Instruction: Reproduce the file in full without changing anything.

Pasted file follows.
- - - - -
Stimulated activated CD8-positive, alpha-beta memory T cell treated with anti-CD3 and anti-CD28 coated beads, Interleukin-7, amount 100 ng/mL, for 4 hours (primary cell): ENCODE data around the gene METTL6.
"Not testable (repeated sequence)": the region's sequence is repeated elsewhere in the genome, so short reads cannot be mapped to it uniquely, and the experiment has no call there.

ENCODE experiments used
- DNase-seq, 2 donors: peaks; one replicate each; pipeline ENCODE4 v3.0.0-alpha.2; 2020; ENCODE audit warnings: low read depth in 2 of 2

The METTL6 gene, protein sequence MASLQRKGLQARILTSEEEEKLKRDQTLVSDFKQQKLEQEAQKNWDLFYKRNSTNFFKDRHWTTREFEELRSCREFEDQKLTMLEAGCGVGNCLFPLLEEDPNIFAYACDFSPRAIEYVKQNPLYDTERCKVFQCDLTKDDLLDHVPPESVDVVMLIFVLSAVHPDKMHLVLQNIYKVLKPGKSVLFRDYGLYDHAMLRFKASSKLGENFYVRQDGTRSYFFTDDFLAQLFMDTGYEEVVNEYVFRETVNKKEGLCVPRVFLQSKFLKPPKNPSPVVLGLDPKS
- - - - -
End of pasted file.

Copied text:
Stimulated activated CD8-positive, alpha-beta memory T cell treated with anti-CD3 and anti-CD28 coated beads, Interleukin-7, amount 100 ng/mL, for 4 hours (primary cell): ENCODE data around the gene METTL6.
"Not testable (repeated sequence)": the region's sequence is repeated elsewhere in the genome, so short reads cannot be mapped to it uniquely, and the experiment has no call there.

ENCODE experiments used
- DNase-seq, 2 donors: peaks; one replicate each; pipeline ENCODE4 v3.0.0-alpha.2; 2020; ENCODE audit warnings: low read depth in 2 of 2

The METTL6 gene, protein sequence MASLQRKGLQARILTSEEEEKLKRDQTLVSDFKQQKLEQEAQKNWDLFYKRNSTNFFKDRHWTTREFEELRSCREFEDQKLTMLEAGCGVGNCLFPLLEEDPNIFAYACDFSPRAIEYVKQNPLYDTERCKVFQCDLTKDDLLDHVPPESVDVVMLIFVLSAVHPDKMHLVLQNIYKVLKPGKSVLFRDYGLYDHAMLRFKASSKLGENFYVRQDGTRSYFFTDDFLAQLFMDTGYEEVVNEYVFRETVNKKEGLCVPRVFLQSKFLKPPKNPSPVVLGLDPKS